May 19, 2020

Five Steps to Grow Your Business Beyond the $5 Million Mark

business tips
Greg Crabtree
money matters
Finance
Bizclik Editor
5 min
Five Steps to Grow Your Business Beyond the $5 Million Mark

Written by Greg Crabtree

 
There is a natural no-man’s land for privately owned businesses that are between $1 million and $5 million in revenue. If your business is one of those that is stuck in the “black hole of business,” rest assured that there are reasons for the challenge and hope for your successful escape!
 
The Reason the Black Hole Exists
 
If you started your business from scratch, you not only managed all functions of the business, you were likely the only employee and executed all of the functions of your business, too. As you learned to work “on” your business instead of “in” your business, you climbed your way up to the magical $1 million in revenue and hit the first major transition point. It is here that you most likely had to give up either sales (business development) or operations.
 
Most entrepreneurs are naturally gifted towards sales or operations, but rarely both. The ones gifted in operational knowledge get stuck at $1 million because they have sold to all of the people they know or can easily contact, but they are more likely to be profitable at this point.
 
The ones gifted in sales have blown through the $1 million dollar mark headed towards $5 million but their hair is on fire, they are about out of funding resources, and are most likely losing money with the belief that the next dollar in sales will make them profitable.
 
Both entrepreneurial types need to begin by learning a simple lesson. The operations-gifted entrepreneur needs to find a way to create sales. The sales-gifted entrepreneur needs to get operations under control and exercise financial discipline - not every sale is a good sale.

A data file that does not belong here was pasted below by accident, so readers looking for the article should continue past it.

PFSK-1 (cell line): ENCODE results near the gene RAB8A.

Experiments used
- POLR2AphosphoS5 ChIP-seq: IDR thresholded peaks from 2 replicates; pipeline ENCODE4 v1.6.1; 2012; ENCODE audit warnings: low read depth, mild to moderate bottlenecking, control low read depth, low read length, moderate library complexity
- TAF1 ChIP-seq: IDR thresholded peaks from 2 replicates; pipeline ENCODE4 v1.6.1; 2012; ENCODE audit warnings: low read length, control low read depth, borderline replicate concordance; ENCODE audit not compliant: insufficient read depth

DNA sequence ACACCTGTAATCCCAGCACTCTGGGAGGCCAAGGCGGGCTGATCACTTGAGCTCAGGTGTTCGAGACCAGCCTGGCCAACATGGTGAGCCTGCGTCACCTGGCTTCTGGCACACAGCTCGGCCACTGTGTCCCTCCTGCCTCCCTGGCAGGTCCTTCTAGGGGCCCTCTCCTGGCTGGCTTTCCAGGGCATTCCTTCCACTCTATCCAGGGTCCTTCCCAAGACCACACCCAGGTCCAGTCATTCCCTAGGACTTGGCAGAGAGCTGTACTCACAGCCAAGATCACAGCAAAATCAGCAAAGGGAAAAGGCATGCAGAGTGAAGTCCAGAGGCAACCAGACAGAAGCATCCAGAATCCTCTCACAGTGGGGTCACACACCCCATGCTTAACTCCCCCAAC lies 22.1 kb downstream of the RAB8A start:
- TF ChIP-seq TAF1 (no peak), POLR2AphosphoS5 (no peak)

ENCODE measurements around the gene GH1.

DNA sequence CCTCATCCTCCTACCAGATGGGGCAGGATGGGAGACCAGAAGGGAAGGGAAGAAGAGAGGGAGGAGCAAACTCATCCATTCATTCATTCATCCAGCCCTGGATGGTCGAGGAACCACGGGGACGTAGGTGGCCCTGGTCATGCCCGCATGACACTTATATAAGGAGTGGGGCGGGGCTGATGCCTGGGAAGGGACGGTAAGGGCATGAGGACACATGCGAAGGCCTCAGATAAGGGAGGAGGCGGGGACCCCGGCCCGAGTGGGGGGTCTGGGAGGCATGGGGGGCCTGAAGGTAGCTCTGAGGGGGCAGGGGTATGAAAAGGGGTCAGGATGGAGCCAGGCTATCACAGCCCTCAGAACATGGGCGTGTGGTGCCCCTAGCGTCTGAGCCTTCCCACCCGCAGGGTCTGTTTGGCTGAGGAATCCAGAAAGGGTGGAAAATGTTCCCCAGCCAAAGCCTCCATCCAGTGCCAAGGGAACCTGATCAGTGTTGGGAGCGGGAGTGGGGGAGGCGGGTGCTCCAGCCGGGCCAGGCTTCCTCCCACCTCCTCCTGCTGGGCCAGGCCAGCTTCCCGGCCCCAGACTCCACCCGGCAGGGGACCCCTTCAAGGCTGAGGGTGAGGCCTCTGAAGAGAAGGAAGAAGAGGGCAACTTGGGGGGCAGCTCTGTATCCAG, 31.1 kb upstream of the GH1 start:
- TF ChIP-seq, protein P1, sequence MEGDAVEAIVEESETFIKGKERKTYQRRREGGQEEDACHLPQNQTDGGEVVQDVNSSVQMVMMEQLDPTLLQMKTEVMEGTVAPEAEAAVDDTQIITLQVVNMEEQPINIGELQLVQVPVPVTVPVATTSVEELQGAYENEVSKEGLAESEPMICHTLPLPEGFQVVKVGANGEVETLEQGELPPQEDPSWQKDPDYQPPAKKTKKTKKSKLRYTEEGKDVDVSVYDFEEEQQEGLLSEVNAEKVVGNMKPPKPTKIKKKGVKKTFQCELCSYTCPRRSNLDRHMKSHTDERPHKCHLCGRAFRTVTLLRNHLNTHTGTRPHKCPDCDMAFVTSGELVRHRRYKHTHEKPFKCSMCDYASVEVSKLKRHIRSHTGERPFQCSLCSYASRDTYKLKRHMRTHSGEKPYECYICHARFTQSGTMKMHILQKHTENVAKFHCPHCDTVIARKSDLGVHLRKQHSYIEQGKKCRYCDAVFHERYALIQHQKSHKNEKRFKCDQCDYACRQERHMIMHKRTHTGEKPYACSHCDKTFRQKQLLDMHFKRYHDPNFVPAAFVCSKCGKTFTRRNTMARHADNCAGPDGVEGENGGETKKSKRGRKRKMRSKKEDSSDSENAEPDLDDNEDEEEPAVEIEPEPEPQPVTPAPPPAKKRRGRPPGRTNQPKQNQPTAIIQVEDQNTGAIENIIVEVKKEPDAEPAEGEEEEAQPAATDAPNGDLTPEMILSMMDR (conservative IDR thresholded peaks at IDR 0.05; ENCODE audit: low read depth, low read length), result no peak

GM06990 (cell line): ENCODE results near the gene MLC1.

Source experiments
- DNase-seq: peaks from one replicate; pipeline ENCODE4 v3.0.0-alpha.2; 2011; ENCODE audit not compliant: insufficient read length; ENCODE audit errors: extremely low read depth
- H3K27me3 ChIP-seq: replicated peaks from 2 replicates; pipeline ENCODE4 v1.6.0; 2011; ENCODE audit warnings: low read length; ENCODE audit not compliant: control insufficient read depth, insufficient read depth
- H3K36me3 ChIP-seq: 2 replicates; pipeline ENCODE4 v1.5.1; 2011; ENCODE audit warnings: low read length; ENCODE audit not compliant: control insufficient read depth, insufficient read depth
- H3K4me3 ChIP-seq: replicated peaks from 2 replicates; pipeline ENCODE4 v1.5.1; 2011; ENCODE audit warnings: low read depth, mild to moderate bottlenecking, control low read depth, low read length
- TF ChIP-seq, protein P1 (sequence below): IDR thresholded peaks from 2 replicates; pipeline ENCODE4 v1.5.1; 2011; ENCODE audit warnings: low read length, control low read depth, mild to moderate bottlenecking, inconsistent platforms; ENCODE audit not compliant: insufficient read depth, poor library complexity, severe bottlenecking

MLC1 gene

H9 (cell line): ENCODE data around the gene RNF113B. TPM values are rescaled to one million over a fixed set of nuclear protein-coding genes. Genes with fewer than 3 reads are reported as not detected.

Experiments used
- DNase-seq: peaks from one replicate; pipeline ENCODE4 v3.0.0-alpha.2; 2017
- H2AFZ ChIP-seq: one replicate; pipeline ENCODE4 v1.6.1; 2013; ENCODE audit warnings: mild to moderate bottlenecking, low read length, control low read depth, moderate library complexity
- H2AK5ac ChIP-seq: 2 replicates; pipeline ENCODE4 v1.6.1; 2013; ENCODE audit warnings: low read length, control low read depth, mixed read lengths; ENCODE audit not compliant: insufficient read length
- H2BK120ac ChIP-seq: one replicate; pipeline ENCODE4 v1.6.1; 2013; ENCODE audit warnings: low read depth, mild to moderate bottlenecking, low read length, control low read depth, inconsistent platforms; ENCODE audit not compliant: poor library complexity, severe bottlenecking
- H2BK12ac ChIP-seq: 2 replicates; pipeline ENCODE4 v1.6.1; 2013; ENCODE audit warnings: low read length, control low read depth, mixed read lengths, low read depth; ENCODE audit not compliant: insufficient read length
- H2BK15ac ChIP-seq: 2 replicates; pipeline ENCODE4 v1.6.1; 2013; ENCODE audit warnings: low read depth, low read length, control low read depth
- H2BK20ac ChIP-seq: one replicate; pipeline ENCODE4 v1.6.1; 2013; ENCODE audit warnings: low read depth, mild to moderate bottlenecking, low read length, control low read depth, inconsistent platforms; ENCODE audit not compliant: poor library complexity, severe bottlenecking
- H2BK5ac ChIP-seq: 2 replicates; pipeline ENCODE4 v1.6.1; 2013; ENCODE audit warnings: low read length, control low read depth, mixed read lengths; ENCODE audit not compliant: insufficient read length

The true challenge for both is that the $1 million sales mark is the first major time in the business cycle when they must hire infrastructure talent in advance of being able to easily afford it.
 
This challenge is made worse by having to truly delegate to this new key hire. They may come with experience, but there is that nagging thought that if they were so experienced, “why were they available?” If they show skill but have limited experience, you are turning over your precious business to someone who may risk your reputation and limited capital.
 
Welcome to the reason why entrepreneurs deserve the profits of their success!
 
The 5 Steps to Break Free of the Black Hole
 
Step 1: Drive to 15% pretax profit by the time you get to $1 million in revenue.
 
It always sounds great to glorify the success stories of the entrepreneurs that threw caution to the wind, grew like crazy and then figured out how to fund it. Unfortunately, you don’t hear the stories of how many more businesses fail by growing fast and unprofitably. Unless an investor or buyer can figure out how to get your fast-growing business profitable, you are of no interest to them, beyond picking up the pieces of your impending bankruptcy.
 
Step 2: Include the owner market-based wages in your calculation of profit.
 
If you get to 15% pretax net income, it is only real if you are paying yourself a market-based wage and are able to meet your living expenses off of your net pay. This means there are no distributions being taken out of the business except for covering the taxes on your business profits (assuming you are an S corporation or an LLC).
 
Step 3: Take no distributions of after-tax profits until you have met your growth goal.
 
The easiest way to measure this is to build your company cash balance to at least 2 months of operating expenses and have nothing drawn on your line of credit. This is what I refer to as your “core capital target.”
 
Step 4: Build your team using the “Salary Cap” concept.
 
Once you have got your business to 15% pretax profit, you can now make the next key hire and allow your profit to drop to no less than 10% pretax profit. You would then hold salaries constant until you are able to drive back to 15% pretax profit.